This year, again, results in Northern Ireland outstripped those on the mainland and, with respect, in recent years students from Northern Ireland have outperformed their counterparts in England and Wales. In 2017, for instance, A* or A grades were achieved by more than three in 10—30.4%—of Northern Ireland entries. There have been big changes to A-levels in England with reduced or no coursework in some subjects, and exams alone determining results. AS-levels no longer count towards the final A-level grade in England. That is not the case in Northern Ireland, where AS-level results still count towards the final A-level grade. More than three-quarters of A-levels in Northern Ireland are taken through the Council for the Curriculum, Examinations & Assessment, and the rest of the entries are taken through a variety of English and Welsh exam boards.
Exam results this year have been excellent, and I declare an interest as one of the governors in a school in my constituency, Glastry College. Its results were excellent, as were many results across my constituency and Northern Ireland. The number of A* to C grades rose by just under 1% to 81.1%, around one in 10 entries received the top A* grade, and 85.1% of entries from girls achieved A* to C grades. The proportion of entries from boys achieving those grades was slightly lower at 76.9%. There was also a significant rise of almost 5% in the number of girls taking science, technology, engineering and maths—other Members have mentioned that point in their contributions. We were greatly encouraged by the interest shown in those STEM subjects, which now account for 43% of all GCSE entries. A total of 8.4% of entries from boys resulted in an A* grade, compared with 8% for girls. Again, that is a vast improvement and step forward.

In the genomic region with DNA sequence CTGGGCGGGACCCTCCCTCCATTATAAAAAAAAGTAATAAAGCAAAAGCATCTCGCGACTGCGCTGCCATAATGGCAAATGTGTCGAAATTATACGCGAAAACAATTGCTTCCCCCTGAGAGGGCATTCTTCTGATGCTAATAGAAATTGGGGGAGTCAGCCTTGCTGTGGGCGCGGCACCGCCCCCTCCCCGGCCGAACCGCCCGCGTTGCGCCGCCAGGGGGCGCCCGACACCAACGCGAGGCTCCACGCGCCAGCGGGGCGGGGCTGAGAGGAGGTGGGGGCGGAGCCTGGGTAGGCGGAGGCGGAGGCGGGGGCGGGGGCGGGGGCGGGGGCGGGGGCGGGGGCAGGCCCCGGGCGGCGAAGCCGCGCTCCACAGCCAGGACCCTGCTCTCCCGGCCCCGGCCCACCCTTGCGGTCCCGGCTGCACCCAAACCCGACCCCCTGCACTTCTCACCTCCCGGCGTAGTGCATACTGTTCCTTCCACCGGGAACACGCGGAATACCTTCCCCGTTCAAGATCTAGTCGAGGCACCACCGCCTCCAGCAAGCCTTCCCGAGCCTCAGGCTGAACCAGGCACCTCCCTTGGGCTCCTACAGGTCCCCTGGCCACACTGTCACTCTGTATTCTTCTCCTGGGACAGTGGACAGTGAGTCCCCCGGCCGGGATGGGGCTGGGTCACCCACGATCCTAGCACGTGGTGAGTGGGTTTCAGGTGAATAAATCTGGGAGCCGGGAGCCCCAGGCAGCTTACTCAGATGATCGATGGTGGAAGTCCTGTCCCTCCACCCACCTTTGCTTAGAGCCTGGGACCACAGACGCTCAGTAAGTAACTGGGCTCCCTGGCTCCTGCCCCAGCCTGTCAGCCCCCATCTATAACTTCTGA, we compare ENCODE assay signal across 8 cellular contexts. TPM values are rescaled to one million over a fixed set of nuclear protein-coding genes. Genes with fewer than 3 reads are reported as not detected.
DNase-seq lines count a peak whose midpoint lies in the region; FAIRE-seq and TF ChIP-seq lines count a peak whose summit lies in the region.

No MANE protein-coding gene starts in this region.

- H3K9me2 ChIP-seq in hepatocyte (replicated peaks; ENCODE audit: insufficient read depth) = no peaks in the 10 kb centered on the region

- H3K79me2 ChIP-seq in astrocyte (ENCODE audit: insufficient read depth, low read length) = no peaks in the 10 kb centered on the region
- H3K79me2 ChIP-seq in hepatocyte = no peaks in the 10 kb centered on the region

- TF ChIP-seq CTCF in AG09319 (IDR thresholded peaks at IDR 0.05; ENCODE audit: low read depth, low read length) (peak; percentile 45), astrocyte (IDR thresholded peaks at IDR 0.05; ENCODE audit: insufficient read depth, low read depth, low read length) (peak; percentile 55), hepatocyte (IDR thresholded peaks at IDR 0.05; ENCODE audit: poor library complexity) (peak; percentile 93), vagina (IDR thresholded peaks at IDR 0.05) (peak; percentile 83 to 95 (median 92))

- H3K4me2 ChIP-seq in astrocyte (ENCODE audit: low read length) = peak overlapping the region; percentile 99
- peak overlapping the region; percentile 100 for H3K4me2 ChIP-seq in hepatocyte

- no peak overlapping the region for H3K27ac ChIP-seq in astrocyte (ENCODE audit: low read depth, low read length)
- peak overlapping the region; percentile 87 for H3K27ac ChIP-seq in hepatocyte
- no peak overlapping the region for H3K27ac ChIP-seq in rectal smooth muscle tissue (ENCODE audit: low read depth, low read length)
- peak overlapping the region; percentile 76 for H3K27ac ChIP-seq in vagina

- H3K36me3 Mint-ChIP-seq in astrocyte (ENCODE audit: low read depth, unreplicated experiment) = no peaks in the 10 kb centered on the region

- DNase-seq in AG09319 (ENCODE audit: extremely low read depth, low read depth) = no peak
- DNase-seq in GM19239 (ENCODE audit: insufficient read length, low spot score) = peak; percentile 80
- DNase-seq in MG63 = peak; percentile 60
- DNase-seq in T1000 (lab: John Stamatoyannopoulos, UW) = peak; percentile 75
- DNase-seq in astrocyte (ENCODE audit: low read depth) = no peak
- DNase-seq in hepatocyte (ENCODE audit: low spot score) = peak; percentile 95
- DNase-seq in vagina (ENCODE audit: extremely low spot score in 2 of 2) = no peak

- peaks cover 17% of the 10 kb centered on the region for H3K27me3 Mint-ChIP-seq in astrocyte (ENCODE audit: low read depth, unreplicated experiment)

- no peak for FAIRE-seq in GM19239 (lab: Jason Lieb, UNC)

Girls in Northern Ireland still outperform boys overall, although the gap is closing. The percentage of entries achieving A* or A grades remained unchanged from last year at 30.4%, but the overall A* to E pass rate at A-level in Northern Ireland decreased slightly to 98.2%. Those are significant figures that show that the education system in Northern Ireland has achieved much. We could, however, perhaps do more when it comes to improving educational standards, and I will outline why.